On Wed, 1999-09-22 16:22:54 -0400, James Manning wrote:
> [ Wednesday, September 22, 1999 ] Martin Ramsch wrote:
> > On Tue, 1999-09-21 21:16:55 +0200, Jimmy Posius wrote:
> > > 1) each merchant gets his own (mysql) database. Thisway 500-2500 (or
> > > more) databases will be created on a Linux system,
> > >
> > > 2) create ONE big database and tabelnames get a prefix
> > > This way there's 1 database with a lot of small tables (> 1000-5000).
> > Speed.
> > Having that many tables (5000) in case 2 could be slow because the
> > operating system might become slow when scanning the database
> > directory with so many files (5000 x 3 = 15000).
> > In this respect, solution 1 is much better.
> I don't quite get this paragraph... in both 1 and 2, there's going
> to be thousands of files... in 2 they're all in the same dir, in 1
> they're scatter among dirs...
If there are 3 tables per merchant only, it's
5000 directory entries each holding 9 files (in case 1)
45000 files (in case 2) in only one directory.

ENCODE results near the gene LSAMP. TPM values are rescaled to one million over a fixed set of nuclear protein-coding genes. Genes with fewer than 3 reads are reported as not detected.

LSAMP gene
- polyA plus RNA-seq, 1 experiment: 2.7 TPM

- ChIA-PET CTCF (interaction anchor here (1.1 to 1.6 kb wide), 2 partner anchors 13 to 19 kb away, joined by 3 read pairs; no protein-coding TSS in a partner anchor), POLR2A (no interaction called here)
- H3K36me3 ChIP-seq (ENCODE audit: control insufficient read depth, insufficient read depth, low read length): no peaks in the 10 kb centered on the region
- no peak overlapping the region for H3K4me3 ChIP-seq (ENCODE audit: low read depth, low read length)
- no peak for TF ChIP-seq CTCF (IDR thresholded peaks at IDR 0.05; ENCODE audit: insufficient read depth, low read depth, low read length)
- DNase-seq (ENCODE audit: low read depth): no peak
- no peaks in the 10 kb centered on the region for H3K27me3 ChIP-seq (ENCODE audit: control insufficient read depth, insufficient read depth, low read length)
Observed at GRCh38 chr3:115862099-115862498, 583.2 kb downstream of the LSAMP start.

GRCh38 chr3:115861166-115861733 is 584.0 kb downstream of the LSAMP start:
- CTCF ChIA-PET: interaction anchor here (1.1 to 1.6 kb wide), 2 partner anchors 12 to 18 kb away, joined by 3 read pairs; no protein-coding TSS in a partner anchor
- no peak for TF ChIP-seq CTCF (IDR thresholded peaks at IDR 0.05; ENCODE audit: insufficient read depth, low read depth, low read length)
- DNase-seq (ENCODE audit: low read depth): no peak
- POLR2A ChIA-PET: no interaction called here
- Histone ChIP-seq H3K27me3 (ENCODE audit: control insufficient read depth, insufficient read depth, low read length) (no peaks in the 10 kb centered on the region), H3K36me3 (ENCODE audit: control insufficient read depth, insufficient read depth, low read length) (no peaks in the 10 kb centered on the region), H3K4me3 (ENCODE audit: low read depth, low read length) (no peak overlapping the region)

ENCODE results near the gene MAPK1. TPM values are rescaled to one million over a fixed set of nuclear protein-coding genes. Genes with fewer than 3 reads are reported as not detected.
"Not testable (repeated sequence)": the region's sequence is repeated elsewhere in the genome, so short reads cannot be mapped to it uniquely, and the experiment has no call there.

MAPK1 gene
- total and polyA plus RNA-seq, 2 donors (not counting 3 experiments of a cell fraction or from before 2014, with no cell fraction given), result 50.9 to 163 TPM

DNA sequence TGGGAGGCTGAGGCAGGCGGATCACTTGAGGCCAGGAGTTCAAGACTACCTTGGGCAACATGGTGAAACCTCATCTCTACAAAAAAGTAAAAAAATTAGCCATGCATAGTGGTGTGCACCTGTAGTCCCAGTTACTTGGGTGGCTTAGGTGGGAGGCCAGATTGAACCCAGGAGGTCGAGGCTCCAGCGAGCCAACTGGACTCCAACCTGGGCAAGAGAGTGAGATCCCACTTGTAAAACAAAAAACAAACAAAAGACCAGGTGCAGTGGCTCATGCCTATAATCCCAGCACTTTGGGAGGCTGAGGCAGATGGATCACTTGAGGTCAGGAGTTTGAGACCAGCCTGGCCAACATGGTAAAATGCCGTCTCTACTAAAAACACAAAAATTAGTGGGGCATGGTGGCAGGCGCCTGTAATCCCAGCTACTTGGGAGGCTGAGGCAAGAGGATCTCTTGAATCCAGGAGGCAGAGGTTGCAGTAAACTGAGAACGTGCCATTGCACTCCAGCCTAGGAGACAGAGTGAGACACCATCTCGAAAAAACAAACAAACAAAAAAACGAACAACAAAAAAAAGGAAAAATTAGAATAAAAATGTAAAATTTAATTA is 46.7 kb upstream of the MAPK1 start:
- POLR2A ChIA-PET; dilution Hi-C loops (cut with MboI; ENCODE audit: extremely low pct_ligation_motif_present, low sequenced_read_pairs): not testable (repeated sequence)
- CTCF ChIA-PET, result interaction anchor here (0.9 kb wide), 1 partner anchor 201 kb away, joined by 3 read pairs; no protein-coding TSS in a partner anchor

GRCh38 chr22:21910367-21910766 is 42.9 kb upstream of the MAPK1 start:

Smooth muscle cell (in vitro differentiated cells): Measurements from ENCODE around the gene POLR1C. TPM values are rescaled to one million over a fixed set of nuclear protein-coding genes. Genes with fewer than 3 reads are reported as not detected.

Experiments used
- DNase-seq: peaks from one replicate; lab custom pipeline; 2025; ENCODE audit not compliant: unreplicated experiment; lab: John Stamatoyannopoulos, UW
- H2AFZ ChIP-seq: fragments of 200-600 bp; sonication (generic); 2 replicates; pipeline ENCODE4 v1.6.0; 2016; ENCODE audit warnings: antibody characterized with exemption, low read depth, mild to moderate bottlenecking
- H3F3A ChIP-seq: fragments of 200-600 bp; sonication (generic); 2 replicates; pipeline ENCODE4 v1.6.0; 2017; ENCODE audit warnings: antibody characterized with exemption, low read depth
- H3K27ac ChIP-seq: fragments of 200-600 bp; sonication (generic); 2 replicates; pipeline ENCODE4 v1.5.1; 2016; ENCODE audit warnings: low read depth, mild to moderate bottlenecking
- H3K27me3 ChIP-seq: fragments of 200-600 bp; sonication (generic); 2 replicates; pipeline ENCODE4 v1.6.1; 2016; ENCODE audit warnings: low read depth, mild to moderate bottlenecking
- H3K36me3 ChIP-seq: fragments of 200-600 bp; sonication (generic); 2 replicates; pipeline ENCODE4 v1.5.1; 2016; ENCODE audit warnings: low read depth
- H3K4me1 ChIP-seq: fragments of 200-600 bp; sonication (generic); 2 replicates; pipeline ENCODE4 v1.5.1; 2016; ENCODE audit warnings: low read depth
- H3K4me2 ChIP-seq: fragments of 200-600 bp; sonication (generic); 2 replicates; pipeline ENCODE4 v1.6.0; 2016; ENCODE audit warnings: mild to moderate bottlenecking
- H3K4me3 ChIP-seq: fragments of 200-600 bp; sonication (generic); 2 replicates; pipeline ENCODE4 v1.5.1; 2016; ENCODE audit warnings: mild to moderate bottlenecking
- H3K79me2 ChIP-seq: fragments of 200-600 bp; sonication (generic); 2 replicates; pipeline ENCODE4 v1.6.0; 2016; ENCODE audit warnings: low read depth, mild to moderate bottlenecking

The more tables per merchant there are the more interesting this
difference will become.
> I'd like #2 since we're infinitely more likely to keep the dcache of
> the kernel well-populated, and our worst-case appears to the open()
> on a infrequently-accessed table. #1 would appear to force
> often-cold dcache entries to be accessed, adding delay to table
> access... could be lost in the noise... check it out with
> benchmark() :)
I have to admit, that I haven't done test cases with so many files ...
How much is the speed penalty for scanning directories with 45000
entries and more versus the caching issue? I don't know.
Martin Ramsch <m.ramsch@stripped> <URL: http://home.pages.de/~ramsch/ >
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